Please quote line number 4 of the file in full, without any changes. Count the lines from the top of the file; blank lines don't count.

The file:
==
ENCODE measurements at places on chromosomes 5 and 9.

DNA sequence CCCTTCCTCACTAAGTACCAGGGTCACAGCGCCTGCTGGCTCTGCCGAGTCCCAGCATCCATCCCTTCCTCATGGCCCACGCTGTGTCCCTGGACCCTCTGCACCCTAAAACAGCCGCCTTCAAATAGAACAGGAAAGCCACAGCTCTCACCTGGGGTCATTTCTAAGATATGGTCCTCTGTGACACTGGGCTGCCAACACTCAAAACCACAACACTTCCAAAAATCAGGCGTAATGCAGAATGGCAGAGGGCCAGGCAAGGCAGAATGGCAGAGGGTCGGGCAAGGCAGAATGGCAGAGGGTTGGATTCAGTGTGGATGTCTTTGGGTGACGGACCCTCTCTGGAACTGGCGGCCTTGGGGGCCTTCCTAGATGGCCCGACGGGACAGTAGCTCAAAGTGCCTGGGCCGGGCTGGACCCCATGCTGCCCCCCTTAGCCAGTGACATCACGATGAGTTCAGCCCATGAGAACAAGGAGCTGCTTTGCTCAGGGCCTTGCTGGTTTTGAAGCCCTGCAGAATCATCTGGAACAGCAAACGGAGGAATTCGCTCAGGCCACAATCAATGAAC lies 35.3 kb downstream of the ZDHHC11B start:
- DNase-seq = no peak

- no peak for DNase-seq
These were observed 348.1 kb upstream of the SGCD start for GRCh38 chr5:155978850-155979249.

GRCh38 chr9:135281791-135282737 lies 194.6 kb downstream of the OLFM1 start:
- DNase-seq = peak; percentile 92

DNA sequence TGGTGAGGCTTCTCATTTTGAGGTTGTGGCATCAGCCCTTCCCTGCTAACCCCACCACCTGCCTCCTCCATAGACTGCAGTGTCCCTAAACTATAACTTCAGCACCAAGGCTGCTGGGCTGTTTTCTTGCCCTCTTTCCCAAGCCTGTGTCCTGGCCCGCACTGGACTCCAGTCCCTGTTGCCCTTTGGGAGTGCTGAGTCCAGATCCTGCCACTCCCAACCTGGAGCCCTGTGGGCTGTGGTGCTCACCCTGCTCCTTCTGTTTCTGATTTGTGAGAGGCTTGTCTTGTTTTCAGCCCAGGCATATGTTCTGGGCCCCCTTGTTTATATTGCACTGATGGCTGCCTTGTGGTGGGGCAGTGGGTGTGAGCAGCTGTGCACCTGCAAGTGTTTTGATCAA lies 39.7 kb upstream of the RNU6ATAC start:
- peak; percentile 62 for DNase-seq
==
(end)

- no peak for DNase-seq